The Sukhoi SuperJet 100, Russia's regional jet programme, which it is developing with a multi-national consortia, including Boeing, Ilyushin, Alenia Aeronautica and a host of other companies, completed its maiden flight on Monday. The flight takes the company a step closer to becoming a global aircraft manufacturer.
According to the Moscow-based company, the regional jet flew for more than an hour and reached an altitude of 4,000 feet. The test of the 95-seat SuperJet 100 took place in Komsomolsk-on-Amur, the former closed city in the Far East built by Stalin in the 1930s.
"I am absolutely satisfied with the flight, 100 percent," Mikhail Pogosyan, chief executive officer of plane maker OAO Sukhoi Aviation Holding Co, said. "This is a big success for Sukhoi. Despite many difficulties, we achieved our goal."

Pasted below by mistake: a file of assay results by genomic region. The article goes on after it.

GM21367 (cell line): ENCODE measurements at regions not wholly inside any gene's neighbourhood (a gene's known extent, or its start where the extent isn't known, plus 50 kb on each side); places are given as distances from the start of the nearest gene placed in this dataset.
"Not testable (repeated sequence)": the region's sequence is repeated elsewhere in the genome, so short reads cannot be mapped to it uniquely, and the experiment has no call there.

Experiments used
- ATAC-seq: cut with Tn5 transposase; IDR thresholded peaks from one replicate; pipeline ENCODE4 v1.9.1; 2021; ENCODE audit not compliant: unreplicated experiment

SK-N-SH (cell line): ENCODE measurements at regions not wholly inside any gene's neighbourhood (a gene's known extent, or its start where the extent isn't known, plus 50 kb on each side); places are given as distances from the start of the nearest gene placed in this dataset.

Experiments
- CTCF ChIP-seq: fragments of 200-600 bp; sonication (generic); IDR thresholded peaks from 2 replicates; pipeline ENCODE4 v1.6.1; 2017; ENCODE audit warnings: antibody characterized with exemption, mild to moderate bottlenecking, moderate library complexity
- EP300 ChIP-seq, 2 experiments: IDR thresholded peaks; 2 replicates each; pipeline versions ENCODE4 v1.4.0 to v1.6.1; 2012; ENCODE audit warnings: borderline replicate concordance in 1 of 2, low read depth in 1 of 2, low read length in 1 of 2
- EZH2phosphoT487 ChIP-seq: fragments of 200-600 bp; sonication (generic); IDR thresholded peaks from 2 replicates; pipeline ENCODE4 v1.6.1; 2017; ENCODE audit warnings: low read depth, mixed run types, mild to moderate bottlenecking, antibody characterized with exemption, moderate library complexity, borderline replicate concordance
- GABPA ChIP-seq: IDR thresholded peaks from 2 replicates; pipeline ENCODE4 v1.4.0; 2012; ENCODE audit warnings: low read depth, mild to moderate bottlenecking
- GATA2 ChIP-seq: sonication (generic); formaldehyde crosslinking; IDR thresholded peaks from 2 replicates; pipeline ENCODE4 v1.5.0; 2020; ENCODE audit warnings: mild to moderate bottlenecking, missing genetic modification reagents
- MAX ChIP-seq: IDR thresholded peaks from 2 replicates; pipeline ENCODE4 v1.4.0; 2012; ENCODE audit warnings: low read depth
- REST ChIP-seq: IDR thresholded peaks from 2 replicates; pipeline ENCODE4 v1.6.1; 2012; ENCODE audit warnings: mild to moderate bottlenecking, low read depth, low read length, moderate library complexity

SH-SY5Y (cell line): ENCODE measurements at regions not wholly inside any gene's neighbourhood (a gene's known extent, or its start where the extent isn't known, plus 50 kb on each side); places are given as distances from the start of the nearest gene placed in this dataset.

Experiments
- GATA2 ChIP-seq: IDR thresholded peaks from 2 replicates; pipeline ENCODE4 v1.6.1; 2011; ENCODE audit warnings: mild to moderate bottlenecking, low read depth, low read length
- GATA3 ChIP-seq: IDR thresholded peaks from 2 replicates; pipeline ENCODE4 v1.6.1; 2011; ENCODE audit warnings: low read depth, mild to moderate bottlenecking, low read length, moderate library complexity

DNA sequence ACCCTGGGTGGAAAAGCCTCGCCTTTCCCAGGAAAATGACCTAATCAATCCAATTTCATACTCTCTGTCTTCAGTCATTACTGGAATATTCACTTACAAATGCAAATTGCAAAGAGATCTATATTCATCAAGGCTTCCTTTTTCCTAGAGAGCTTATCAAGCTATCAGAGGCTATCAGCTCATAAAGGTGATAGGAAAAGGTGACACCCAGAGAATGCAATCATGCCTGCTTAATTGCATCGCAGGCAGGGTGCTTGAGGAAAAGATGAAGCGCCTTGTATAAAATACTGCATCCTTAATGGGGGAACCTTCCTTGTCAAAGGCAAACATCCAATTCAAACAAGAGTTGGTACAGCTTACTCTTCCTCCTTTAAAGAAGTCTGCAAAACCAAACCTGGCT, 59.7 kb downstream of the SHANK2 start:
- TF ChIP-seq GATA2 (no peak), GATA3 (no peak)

Russia is spending more than $1.4 billion developing the 75-to-95-seat SuperJet in an effort to crash into the extremely competitive global civil aviation industry.
State-owned Sukhoi, and partner Finmeccanica SpA, have targeted the sale of at least 1,800 SuperJets over the coming two decades. Those would include a bigger version that will compete with Airbus' A320 series and The Boeing Co.'s 737.
The SuperJet's maiden flight takes place five months behind schedule, mainly because of delays arising from integrating components from about 40 international suppliers, including an engine co-developed by Safran SA's Snecma unit.
The SuperJet will compete in the market place with established global players such as Empresa Brasileira de Aeronautica SA of Brazil and Montreal-based Bombardier Inc., the only makers of jet airliners with fewer than 100 seats.
According to Pogosyan, an additional 600 to 700 test flights are required before deliveries begin. He also said that he expected flight certification to be complete within a year.
State-run OAO Aeroflot, Russia's largest airline, will be the jets first customer with deliveries scheduled to begin in November.